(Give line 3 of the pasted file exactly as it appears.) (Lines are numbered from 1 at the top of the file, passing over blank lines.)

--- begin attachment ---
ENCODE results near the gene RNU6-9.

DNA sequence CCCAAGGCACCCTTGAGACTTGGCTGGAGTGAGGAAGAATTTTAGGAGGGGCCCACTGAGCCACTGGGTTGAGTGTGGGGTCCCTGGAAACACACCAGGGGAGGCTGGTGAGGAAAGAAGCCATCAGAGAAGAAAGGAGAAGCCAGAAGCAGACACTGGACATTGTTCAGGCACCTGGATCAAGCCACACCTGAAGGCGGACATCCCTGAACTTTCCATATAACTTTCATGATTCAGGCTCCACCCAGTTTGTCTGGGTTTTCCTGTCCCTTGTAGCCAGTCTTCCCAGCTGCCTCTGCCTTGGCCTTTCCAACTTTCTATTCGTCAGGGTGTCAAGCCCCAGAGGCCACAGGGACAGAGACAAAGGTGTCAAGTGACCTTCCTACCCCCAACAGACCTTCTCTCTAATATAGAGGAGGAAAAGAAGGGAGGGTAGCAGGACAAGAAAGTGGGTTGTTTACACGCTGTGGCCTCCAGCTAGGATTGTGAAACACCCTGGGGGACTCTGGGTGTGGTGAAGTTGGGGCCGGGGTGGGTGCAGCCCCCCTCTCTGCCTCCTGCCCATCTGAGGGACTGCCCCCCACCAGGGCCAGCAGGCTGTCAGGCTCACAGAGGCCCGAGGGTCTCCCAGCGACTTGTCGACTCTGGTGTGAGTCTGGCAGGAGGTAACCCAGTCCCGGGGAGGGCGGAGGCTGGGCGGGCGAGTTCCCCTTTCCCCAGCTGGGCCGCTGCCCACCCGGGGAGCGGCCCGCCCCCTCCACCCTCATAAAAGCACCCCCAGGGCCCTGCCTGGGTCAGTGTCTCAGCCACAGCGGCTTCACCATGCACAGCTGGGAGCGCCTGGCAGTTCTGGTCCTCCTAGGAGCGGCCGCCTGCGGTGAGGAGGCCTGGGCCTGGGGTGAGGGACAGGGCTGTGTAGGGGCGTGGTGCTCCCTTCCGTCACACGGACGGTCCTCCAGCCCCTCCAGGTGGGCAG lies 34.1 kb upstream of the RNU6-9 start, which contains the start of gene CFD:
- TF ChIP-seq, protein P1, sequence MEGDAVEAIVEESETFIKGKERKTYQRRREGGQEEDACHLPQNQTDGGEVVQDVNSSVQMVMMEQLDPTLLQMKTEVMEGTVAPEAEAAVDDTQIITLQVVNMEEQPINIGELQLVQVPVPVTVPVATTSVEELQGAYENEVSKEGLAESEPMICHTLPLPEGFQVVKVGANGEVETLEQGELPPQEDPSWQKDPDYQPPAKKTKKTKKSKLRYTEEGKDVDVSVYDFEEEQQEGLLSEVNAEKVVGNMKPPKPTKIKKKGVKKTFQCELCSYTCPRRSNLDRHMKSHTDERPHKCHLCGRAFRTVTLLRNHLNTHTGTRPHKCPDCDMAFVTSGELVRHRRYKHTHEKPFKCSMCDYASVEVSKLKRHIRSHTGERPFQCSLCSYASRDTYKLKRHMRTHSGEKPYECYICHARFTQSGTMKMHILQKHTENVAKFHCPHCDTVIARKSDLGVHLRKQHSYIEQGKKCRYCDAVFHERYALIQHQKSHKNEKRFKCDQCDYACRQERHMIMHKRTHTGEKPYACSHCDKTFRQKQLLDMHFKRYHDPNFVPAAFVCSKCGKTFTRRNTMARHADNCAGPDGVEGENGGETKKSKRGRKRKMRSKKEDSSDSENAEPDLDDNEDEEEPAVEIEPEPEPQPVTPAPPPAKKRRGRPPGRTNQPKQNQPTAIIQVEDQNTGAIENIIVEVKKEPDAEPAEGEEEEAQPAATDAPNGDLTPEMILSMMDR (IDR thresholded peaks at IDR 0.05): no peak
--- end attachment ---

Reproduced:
- TF ChIP-seq, protein P1, sequence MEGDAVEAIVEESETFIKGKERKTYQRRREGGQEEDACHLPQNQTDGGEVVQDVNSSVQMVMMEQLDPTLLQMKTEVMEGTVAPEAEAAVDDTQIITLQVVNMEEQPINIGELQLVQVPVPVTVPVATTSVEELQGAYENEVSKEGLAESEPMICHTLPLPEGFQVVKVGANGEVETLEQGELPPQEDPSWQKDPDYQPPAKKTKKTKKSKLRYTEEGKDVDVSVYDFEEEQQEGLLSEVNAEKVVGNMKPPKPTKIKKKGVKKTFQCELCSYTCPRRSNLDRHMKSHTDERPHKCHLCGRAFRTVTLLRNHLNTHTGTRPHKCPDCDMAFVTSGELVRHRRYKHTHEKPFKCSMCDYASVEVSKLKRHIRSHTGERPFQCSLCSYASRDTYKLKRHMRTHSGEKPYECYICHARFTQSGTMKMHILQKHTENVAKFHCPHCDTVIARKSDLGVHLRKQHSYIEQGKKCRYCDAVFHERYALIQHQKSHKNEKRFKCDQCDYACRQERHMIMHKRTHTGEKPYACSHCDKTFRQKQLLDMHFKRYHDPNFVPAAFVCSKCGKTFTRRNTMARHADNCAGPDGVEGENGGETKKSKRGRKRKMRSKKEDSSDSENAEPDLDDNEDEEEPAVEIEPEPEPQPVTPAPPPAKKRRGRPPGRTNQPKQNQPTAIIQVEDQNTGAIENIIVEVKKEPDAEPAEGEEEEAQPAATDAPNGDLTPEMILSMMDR (IDR thresholded peaks at IDR 0.05): no peak